‘Thalai Kothal’ Movie Review: Jay Prakash’s Sunnyside is simply brilliant

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Kaliselvan and Samothirkani in a still from 'Thalai Kothal'
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Kaliselvan and Samuthirkani in ‘Thalai Kothal’ photo Photo credit: Special Arrangements

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When is considered alive? Is it when they are fully functioning physically and mentally and are conscious of it? Or does it have more to do with the life force within us? What if someone is unconscious, but their mind is alive with memories of the life they led? I ThalaicothalHis most gripping and expansive work to date, writer-director Jayaprakash Radhakrishnan fearlessly tells a compelling story about one man’s fight to save his abusive father, and through They allow us to ponder many of these questions.

Jay Prakash has complete control over the narrative. Thalaicothal His debut film has every signature element. Lens And his Mumble cover film The philosophy of the mosquito His stories have psychological depth, his characters find themselves grappling with existential questions, and he dares to pick up on themes we are all familiar with but are not told. Lens was about the sheer inhumanity of pornography, whereas The philosophy of the mosquito Explores the social stigma surrounding late marriages. Thalaicothal Cineicide talks about (killing the elderly), and while it is normal to expect a story about a father-son relationship here, Jayaprakash’s film goes much further than that and we get to see the story. See through the eyes of a comatose patient.

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It is the smooth and creative changes that impress us first. The details of the setting (it is a village in Thirunel Valley) and the duration of the film have not been filled. In the very first scene of the film, we see Pazani (Samuthirakani) cleaning before arguing with her father Mithu (Kali Selvan). Wife Kalai (Vasundhara), who can’t take the life that this unfortunate situation is forcing her to lead.


Director: Jayaprakash Radhakrishnan

The cast: Samuthirkani, Vasundhara, Kathir, Kaliselvan, Kathanandi

Run time: 160 minutes

The story line: A man’s long battle to save his insane father faces financial obstacles, and after his family recommends euthanasia as the best possible option, his father’s routine Expectations to come are tested.

In a few minutes, a lot is conveyed through dialogue, and information drips to the audience. Pazzani is fed up with the wrist and his family requests his father’s death to improve the family’s finances (Pazzani is unable to return to work). With mounting debt crippling his neck, Pazzani clings to his faith in his father and believes that things can get easier when his father gets back to normal.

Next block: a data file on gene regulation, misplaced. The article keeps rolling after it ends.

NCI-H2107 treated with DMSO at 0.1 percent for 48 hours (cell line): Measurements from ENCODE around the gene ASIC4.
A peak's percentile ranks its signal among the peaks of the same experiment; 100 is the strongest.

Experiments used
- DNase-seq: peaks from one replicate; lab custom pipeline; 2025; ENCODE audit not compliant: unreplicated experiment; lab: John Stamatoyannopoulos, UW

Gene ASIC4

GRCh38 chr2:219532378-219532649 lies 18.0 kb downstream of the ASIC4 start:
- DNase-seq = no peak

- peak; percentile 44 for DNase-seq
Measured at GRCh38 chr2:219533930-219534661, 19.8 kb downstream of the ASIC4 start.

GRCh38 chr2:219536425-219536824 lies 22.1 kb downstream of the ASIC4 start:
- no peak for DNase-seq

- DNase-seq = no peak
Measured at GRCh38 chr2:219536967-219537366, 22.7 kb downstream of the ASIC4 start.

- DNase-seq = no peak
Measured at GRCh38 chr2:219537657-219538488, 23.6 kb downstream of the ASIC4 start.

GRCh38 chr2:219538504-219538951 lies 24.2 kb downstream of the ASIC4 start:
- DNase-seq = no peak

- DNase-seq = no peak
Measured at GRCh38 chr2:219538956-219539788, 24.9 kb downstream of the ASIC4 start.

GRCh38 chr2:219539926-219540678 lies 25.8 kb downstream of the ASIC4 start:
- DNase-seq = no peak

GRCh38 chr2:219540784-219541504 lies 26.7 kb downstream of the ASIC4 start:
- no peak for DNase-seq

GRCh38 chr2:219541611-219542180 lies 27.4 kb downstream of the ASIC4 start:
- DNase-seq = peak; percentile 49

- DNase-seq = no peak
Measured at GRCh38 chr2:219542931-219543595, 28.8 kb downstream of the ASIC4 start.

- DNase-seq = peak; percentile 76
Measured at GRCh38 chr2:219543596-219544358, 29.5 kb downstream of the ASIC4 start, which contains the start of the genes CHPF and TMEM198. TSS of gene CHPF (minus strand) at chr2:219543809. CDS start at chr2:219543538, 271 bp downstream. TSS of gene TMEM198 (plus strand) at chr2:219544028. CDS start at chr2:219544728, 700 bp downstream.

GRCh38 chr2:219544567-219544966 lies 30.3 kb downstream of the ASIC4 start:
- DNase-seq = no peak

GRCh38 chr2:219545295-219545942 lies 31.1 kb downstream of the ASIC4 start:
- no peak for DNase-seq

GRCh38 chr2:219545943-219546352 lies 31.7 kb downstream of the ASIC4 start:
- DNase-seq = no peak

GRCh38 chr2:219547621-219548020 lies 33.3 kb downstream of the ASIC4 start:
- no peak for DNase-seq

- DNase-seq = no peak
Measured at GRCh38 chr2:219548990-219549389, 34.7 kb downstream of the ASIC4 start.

On a parallel track, Mithu is subconsciously dreaming and reminiscing about the life he (Kathir plays the younger Mithu) led with his lover Peechi (Katha Nandi), an oppressed man. There is a young woman of the caste. Love was what made Muthu feel alive, and it’s beautiful how this love and its many complications drive the plot forward. Throughout its 160-minute duration, these two narratives travel, the transitions and interconnections between them making for truly visual imagery. For example, Mithu unconsciously dreams of drowning in a pool of coconut water after hearing about the euthanasia method of repeated feeding of coconut water.

Interestingly, this screenplay structure that combines surreal imagery and reality is one of the many similarities the film shares with Mexican filmmaker Alejandro Inarreto’s Oscar-nominated 2022 feature. Bardo, A False History of a Handful of Truths. Even so, it was a life that looked back on some surreal memories, and the relationship that a man shares with his child and his father also played a central role.

It is also really admirable how despite presenting so many arguments on both sides Thalaicothal Never takes a specific position in the debate about euthanasia. It never antagonizes Kalai and his family, despite Pazani and Mithu being the protagonists who are literally fighting for their lives. She fights for her agency and family involvement in decision-making, and questions Pizzani’s blind hopes for her father’s recovery. If Pazzani has a right to question the morality of his wife’s proposal, then he has a right to care about his future, one in which he does not have to fight for daily survival. So, what is the ultimate solution? The way the film approaches this is clever, given that there is no concrete answer to this debate especially when socio-economic factors are at play.

Thalaicothal There’s a lot of ambiguity, and that works a lot in its favor. It’s nice to see a filmmaker who takes his time with the storyteller as well as giving the audience the right information to make the story. Jayaprakash also manages to bring out captivating performances from his lead actors like Samutharakani, Kathir, Kaliselvan, and Vasundhara. But it is Rajesh, the film’s sound designer, who deserves a bigger piece of the cake. You wouldn’t believe it if someone told you that this movie was shot using sync sound. Kannan Narayanan’s music only adds to the consistent tone of the film.

Perhaps, the only issue that might affect a less informed audience is the film’s length. This long film hardly takes a breather, and the sequence with magical realism has the chance to rub many the wrong way. However, in retrospect, there is not a single scene that does not add value to the experience. There are too many symbols, metaphors, and stunning visual imagery to even warrant a second watch.

Above all, seeing Samothirakani in such a role is an absolute treat.

Thalaikothal is slated to hit the theaters on February 3.

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